“It wasn’t for lack of trying.”
[The 1980s] were hard times. There was a lot of death. There were a lot of good people who died, and there wasn’t much you could do about it then. It was very, very hard. A lot of people carry a lot of burden, a lot of scars from those years, because they saw, despite their best efforts, people died. Good
people died. And it wasn’t for lack of trying. You know, when I hear that medicine could’ve done better, [that] we could’ve done things better if there’d been more money . . . It’s just, there wasn’t the knowledge there. We’re just beginning to even develop the whole process of flow cytometry, virology . . . Ten years earlier that technology wasn’t there. I know
it wasn’t there because I was doing research and that type of stuff. That wasn’t there. We had nothing in those days. It wasn’t until I was, I think, a senior resident before we even had a pocket calculator. I was still using a slide rule until then. That was in ’81? ’82? In there. There was no technology. To see how we came, in that time, from literally nothing to a knowledge base . . .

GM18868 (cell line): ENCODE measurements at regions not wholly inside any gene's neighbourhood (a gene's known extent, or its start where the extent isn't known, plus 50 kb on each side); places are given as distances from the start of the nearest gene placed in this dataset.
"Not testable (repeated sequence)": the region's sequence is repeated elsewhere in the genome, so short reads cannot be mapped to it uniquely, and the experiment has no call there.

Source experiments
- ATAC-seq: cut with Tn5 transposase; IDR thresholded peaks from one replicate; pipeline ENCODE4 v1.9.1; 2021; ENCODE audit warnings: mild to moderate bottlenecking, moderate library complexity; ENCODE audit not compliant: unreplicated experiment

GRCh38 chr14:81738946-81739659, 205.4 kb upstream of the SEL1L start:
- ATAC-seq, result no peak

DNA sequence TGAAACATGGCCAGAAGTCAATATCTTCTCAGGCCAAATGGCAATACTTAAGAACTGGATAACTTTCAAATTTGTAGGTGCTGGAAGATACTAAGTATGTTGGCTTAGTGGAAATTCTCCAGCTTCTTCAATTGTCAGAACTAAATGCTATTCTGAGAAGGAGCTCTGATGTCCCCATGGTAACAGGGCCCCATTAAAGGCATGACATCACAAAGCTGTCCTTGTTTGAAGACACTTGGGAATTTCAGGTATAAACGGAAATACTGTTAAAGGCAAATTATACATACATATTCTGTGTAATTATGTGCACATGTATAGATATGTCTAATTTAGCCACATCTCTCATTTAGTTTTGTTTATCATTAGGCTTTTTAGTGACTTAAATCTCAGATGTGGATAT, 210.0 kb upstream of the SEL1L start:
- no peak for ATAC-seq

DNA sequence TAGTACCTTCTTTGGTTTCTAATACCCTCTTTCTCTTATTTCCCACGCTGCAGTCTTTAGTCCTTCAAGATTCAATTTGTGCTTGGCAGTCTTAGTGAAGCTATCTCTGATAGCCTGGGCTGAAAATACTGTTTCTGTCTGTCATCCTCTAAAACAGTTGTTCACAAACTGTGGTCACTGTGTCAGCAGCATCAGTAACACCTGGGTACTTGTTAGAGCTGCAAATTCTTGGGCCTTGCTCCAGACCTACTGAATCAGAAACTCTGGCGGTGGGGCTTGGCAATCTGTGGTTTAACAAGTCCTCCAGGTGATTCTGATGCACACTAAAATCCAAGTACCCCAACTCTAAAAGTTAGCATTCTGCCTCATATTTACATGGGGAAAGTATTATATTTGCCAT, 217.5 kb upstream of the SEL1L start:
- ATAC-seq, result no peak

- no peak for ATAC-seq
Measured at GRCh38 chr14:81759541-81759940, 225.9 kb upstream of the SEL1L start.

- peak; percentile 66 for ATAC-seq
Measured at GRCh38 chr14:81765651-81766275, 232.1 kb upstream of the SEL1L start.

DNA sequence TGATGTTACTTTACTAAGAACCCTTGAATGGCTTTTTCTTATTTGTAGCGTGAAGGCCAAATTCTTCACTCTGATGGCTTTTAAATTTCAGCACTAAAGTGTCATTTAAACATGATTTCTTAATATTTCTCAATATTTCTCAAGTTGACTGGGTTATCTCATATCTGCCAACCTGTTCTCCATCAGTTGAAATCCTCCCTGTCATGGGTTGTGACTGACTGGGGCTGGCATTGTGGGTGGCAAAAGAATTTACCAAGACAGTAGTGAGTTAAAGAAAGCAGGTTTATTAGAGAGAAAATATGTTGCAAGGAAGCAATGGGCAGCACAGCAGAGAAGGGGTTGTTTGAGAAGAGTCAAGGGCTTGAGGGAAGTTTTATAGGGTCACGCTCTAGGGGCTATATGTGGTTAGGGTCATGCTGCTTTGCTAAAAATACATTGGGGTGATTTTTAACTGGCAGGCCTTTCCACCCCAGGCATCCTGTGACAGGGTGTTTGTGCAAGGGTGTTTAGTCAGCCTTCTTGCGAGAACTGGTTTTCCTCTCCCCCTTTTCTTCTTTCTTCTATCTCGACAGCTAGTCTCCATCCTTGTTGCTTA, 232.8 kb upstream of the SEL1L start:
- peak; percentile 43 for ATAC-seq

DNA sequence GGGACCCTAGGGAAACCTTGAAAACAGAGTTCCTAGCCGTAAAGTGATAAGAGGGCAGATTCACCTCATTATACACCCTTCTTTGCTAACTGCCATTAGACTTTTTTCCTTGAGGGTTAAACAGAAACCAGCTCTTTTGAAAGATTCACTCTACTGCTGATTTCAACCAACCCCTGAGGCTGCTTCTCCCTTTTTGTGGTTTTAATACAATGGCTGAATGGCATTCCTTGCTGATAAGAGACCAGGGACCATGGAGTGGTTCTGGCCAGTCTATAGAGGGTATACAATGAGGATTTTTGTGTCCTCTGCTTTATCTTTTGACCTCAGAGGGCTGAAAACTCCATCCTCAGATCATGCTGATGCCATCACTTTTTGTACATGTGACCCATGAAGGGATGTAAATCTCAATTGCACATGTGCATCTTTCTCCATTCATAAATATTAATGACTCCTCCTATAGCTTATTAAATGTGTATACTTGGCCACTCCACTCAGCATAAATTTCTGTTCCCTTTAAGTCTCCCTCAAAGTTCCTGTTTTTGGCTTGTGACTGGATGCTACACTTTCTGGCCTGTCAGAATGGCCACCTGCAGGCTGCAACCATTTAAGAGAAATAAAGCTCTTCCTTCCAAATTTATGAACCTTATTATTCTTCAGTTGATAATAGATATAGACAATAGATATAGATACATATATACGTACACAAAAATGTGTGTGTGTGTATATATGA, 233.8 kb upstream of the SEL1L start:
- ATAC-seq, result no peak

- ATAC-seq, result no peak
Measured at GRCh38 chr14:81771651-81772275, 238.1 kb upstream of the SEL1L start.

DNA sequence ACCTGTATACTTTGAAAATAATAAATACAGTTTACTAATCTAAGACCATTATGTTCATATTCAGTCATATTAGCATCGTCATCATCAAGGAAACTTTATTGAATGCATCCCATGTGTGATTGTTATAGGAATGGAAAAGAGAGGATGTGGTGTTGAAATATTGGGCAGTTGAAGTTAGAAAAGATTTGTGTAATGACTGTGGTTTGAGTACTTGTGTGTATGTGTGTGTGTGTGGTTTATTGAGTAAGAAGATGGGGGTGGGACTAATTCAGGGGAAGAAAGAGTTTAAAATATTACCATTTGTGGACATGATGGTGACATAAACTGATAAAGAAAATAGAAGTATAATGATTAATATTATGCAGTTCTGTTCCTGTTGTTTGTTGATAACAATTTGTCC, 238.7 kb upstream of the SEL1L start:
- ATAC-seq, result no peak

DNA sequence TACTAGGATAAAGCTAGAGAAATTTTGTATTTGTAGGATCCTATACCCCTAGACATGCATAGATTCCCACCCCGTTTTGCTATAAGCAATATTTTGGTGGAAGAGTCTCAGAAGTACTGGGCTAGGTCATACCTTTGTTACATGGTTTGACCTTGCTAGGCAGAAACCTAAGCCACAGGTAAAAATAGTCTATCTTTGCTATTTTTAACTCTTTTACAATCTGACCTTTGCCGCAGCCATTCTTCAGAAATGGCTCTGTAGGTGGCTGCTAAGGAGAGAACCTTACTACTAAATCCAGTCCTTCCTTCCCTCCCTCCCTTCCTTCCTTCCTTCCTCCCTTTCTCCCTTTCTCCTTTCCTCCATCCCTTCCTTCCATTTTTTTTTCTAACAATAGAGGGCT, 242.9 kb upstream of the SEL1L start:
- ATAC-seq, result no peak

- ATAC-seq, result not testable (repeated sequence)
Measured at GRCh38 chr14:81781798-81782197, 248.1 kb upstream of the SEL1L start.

As perverse it is, HIV has impacted so much in medicine. There’s an old saying in public health—in the ‘70s when I was there—that if you understood syphilis you understood everything about the human body. Really in a lot of ways this was true. Syphilis was the disease that affected everything, and it was so subtle. You want to say, “If you understand HIV, you understand a hell of a lot about the human body, the way things work.” It has taught us so much. So, as tragic as it has been, and horribly tragic, there has been some good out of all of it. The pushing for development of more and more research, the money that’s gone there, the knowledge that’s been gained for other disease processes is an offshoot for that.
I have to think that those people died for a reason. And not because they did something wrong. They died for a reason that’s beyond me. We’ve learned from it and they’ve not sacrificed themselves just for wrong choices. That’s my thought.
Source: Interview with Laura S. Hodgman on 10 July 2013.